High energy bills
When your climate control system has to regulate the temperature in an unoccupied area—the attic—it uses more energy than necessary. Without adequate roof ventilation, your air conditioning and heating are called into action when these areas could take advantage of hot air rising to create consistent temperatures.
Hot, humid air rises, even within the house. Without adequate roof ventilation, this air can become trapped in the attic and create conditions for mold growth. This mold can cause respiratory issues for everyone within the house, creating a significant problem that requires professional mold remediation experts.
A warm attic can cause snowmelt on the roof and lead to ice formation in and around the gutters during winter. Proper roof ventilation also cools the attic during winter so that any snow on the roof doesn’t melt faster than the climate allows—when this happens, the cold air outside will freeze the melted snow and could damage your gutters.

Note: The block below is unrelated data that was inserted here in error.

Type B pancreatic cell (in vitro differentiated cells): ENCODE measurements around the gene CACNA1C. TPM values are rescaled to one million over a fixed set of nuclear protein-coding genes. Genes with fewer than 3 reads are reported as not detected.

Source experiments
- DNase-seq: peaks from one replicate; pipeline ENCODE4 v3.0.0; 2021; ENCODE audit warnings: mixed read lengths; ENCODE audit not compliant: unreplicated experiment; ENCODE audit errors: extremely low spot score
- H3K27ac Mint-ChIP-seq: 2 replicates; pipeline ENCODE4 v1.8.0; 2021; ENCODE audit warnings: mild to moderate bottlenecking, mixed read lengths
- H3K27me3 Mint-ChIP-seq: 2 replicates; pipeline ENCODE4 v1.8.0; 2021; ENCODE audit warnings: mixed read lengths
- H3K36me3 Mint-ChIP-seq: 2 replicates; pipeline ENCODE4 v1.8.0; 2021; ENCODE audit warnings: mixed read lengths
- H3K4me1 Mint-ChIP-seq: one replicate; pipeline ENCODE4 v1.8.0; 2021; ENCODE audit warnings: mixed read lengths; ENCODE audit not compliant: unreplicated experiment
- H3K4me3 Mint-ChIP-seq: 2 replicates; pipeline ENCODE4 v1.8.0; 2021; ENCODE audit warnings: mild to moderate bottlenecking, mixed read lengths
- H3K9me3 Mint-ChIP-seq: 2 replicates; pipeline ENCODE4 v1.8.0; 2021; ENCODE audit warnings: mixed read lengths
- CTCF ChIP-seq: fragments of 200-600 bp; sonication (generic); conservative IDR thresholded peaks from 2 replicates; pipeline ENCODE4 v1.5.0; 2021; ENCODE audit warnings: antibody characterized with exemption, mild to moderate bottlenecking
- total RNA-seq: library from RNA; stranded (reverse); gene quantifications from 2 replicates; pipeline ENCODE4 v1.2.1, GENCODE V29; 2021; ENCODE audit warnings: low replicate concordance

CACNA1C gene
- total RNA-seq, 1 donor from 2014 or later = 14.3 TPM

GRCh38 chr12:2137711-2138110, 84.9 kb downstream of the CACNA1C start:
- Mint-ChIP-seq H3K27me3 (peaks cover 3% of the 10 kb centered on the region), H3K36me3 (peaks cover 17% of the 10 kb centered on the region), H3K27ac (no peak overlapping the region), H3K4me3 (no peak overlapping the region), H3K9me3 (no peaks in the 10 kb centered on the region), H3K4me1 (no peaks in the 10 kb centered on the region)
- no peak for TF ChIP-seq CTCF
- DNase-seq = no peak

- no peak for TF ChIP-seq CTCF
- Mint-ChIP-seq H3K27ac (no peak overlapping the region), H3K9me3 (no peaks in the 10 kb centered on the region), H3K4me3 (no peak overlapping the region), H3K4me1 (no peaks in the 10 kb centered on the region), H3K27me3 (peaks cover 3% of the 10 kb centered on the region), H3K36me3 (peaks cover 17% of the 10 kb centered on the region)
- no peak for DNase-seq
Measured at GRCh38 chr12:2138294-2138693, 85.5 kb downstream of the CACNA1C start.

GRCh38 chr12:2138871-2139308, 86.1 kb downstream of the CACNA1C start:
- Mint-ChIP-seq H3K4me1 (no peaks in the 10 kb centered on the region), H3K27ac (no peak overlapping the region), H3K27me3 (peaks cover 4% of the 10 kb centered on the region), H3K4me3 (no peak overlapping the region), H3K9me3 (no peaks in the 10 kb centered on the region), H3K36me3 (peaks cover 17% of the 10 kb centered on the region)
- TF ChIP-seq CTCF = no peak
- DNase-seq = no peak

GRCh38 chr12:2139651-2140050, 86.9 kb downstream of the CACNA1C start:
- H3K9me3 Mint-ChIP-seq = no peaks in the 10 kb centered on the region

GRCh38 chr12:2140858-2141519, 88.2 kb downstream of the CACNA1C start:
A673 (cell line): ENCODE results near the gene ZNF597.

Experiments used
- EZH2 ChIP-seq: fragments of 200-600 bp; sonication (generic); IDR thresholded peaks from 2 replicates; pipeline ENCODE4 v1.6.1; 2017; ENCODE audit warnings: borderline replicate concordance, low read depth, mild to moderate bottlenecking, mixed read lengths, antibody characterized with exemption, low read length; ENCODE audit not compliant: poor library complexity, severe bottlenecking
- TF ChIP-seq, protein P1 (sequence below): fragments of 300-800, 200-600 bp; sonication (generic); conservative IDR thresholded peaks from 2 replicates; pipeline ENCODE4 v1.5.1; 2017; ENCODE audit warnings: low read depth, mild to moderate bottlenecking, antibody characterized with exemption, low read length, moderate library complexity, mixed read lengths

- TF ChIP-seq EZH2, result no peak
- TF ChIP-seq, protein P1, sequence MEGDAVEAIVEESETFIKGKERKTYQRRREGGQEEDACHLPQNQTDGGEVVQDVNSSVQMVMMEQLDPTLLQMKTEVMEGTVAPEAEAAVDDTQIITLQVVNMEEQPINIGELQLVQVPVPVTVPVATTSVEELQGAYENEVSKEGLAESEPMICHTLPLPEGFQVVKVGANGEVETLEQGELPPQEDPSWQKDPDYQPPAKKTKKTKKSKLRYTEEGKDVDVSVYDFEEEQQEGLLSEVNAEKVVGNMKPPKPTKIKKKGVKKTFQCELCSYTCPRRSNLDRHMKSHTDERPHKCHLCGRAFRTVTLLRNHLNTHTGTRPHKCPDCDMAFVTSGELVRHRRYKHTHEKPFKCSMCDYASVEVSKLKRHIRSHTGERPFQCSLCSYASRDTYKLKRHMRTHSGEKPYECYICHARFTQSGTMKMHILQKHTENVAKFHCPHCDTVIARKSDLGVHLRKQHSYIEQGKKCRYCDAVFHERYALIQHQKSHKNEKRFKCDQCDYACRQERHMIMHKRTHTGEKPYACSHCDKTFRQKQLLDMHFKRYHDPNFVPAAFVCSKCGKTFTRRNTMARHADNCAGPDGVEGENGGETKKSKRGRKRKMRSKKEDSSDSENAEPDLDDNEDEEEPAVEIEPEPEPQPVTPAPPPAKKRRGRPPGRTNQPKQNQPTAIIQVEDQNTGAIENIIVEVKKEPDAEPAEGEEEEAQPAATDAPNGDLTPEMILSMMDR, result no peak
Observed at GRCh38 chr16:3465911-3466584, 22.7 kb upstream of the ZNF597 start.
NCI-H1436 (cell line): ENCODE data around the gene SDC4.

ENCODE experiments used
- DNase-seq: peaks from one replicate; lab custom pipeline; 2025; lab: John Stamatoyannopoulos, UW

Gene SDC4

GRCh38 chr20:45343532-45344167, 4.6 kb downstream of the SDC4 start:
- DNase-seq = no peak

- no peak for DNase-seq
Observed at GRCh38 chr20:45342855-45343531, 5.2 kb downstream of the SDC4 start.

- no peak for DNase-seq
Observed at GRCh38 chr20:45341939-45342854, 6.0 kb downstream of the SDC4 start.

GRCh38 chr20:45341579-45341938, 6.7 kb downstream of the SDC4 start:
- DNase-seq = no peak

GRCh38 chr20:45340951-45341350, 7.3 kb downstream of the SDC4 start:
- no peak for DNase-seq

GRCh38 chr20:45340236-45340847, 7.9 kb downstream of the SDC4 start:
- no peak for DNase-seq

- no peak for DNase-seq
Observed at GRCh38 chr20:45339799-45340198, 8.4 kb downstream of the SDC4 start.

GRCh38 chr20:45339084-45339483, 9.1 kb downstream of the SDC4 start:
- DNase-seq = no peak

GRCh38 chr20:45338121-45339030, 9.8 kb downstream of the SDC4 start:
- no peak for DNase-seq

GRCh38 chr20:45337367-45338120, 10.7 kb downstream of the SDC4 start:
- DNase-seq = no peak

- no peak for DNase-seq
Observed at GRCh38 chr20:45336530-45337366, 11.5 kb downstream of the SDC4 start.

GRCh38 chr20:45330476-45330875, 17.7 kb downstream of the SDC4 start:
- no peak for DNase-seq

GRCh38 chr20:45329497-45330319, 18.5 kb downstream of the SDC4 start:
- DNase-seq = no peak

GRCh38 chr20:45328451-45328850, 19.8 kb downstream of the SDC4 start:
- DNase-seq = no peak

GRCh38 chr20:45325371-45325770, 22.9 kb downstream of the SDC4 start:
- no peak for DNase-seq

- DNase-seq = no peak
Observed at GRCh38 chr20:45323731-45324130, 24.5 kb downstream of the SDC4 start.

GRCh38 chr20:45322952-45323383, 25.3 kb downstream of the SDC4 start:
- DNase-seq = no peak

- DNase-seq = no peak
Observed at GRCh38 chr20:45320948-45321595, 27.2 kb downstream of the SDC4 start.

Ensure proper roof ventilation with Revere Construction and Roofing
Roof ventilation is vital for a variety of reasons:
- Without good airflow, your climate control system has to regulate temperature when no occupants are present, which means higher energy bills.
- It prevents mold from forming on the interior of your home by allowing air to come in and out.
- It provides a buffer between your home’s heated interior and freezing outside temperatures, preventing ice dams around your gutters.
Mold growth within the attic space is especially a problem because it can cause respiratory issues for everyone living inside while also requiring professional mold remediation experts to clean up any messes left behind.
For roof ventilation questions or to have a roofing expert come check out whether your roof ventilation is working, give Revere Construction and Roofing a call or reach out via our contact page. Proper roof ventilation is an all-weather requirement, so don’t wait for the changing seasons to make sure your roof is working correctly!